The Atacama Desert, one of the driest places on Earth, is experiencing a riot of color as a rare springtime bloom of flowers covers every hillside.
The explosion of color is the result of rains that swept through the region earlier this year, watering seeds that had lain dormant in the ground for years.
The Atacama Desert typically gets just 0.6 inches (15 millimeters) a year in rainfall, though some places in the region, such as Arica, receive even less, experiencing between 0.04 and 0.12 inches (1 and 3 mm) of rain a year. [See photos of the beautiful blooms in the Atacama Desert]
Most of the time, the desert is an otherworldly, forbidding landscape of steep, rocky hillsides, salt lakes and old lava flows. However, this year, the heaviest rains in two decades hit the region, causing mudslides and overflowing rivers that killed 28 people. In one day in March alone, the town of Antofagasta, Chile was battered with 0.9 inches (23 mm) of rain, the equivalent of seven years of precipitation, turning the entire town into a river of mud, according to The Weather Channel.
Those rare winter rains also watered the parched landscape, nourishing flower seeds that had been buried in the ground for years. The result? A dazzling carpet of pinks, oranges, yellows and purples as far as the eye can see.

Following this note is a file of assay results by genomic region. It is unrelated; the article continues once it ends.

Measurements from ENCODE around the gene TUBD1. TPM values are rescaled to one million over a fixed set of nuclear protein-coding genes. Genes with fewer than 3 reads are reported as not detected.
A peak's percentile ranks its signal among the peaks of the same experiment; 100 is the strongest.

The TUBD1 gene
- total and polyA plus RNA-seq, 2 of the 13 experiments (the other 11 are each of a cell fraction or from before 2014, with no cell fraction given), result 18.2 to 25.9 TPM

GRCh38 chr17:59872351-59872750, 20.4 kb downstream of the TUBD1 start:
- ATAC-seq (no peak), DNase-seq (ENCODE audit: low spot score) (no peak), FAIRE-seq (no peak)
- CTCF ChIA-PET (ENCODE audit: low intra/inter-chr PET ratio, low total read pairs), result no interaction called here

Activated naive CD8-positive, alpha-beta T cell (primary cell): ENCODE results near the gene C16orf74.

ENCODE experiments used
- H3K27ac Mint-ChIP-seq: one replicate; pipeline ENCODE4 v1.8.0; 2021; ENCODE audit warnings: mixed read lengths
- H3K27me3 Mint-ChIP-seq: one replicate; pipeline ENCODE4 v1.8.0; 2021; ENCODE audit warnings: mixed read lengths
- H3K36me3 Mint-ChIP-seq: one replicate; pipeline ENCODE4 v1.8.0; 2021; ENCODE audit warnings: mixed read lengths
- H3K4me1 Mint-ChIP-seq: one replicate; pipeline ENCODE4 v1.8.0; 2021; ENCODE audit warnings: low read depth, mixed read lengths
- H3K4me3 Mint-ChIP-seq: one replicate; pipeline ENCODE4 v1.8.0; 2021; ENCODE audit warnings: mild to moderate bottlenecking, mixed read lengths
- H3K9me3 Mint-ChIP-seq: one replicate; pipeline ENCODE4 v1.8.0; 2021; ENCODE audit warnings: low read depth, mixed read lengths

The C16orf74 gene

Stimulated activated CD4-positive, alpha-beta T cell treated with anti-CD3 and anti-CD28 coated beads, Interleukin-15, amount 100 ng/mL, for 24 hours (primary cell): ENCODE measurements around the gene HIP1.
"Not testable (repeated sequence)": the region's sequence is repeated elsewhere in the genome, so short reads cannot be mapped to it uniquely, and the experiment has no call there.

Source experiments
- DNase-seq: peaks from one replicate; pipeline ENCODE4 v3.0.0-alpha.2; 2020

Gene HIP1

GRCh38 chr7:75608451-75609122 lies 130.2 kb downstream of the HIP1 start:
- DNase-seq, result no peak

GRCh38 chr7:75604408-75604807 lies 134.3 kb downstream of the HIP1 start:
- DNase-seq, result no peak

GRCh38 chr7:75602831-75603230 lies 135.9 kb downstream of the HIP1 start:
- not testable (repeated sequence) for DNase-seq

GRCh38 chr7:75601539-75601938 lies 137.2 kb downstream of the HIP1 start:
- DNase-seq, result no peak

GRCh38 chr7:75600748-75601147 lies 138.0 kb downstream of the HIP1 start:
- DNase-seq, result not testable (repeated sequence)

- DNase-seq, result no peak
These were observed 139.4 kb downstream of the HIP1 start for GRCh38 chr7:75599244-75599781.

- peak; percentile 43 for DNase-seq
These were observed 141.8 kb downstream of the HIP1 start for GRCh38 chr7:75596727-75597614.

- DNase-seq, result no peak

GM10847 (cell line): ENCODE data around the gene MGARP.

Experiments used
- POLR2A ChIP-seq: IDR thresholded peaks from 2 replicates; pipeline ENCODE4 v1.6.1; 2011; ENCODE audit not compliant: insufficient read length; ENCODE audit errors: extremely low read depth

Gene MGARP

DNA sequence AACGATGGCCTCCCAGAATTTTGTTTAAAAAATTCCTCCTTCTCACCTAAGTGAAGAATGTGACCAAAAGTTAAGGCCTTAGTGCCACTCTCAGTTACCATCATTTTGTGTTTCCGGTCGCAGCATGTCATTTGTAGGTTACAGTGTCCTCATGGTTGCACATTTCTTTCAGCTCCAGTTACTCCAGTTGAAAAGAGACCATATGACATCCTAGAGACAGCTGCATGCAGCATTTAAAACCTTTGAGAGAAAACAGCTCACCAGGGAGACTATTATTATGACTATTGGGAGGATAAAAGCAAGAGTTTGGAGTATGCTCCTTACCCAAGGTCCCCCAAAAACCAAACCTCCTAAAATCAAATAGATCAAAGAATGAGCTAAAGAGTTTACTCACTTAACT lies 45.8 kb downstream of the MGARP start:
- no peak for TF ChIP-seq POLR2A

The explosion of color has also been a bonanza for the other hardy species that live in the arid landscape. Rodents, lizards, birds and various insects have all been drawn to feast on the 200 plant species that appeared, according to the International Business Times.
"It occurred in a very particular way because we have not had such a large flowering in the past 18 years. In 2010, we had a long flowering but already this year, 2015, has surpassed all the previous ones," Rodrigo Ruiz, acting regional director of Chile's National Tourism Service, Sernatur, told the International Business Times.
Typically, blooms like this occur every five to 10 years due to the lack of rainfall, according to AccuWeather. Those hoping to see the rare blooms in person have just a few more weeks, as the flowers typically begin to die off in early November.
The spectacle was a rare treat, even for those who lived in the area.
"For us, it was a miracle because in several years, I believe, based on my age and the time I have been here, I had never seen what the grass looks like until now," Ramon Cortes, a landowner in Vallenar, Chile, told the International Business Times.
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Tia is the managing editor and was previously a senior writer for Live Science. Her work has appeared in Scientific American, Wired.com and other outlets. She holds a master's degree in bioengineering from the University of Washington, a graduate certificate in science writing from UC Santa Cruz and a bachelor's degree in mechanical engineering from the University of Texas at Austin. Tia was part of a team at the Milwaukee Journal Sentinel that published the Empty Cradles series on preterm births, which won multiple awards, including the 2012 Casey Medal for Meritorious Journalism.